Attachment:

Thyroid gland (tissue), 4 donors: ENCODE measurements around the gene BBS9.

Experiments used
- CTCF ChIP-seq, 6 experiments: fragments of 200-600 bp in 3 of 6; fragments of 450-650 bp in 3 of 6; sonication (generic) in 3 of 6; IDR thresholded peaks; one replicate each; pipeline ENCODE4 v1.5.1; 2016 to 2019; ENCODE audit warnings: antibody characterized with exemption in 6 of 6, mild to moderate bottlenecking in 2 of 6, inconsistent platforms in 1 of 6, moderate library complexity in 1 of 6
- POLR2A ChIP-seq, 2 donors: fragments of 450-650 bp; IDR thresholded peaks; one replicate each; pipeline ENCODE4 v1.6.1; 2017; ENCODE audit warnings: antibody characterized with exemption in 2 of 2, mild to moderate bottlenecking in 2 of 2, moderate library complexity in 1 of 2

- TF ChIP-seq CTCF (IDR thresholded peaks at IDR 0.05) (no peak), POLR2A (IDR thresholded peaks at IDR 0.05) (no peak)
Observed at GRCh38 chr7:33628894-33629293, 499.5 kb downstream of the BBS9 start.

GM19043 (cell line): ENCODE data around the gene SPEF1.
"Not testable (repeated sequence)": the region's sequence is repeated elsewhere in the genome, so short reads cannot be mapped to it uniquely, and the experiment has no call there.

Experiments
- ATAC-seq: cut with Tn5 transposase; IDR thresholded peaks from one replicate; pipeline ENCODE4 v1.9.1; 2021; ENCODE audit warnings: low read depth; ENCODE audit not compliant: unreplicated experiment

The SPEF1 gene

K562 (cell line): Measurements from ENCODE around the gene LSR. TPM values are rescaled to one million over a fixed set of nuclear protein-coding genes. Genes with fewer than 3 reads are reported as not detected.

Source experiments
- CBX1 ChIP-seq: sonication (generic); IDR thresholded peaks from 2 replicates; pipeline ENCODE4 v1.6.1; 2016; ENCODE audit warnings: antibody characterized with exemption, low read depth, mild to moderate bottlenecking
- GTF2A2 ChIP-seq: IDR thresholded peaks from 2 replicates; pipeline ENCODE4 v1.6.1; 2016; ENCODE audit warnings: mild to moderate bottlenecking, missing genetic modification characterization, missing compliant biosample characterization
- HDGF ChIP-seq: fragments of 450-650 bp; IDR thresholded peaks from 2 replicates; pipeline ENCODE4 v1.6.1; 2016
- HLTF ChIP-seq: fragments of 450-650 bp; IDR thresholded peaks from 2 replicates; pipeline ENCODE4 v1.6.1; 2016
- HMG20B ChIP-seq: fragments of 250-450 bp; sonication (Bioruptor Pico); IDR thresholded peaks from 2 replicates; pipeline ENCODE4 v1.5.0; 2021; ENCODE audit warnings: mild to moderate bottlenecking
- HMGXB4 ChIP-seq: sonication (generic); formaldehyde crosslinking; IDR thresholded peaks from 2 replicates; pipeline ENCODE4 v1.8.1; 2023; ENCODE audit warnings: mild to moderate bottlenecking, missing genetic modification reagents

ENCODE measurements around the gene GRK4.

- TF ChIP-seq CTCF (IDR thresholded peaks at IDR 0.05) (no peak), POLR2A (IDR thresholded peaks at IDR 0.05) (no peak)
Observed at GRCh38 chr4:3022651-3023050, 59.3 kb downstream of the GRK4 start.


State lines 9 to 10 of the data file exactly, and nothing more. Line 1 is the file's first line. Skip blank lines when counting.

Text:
Experiments
- ATAC-seq: cut with Tn5 transposase; IDR thresholded peaks from one replicate; pipeline ENCODE4 v1.9.1; 2021; ENCODE audit warnings: low read depth; ENCODE audit not compliant: unreplicated experiment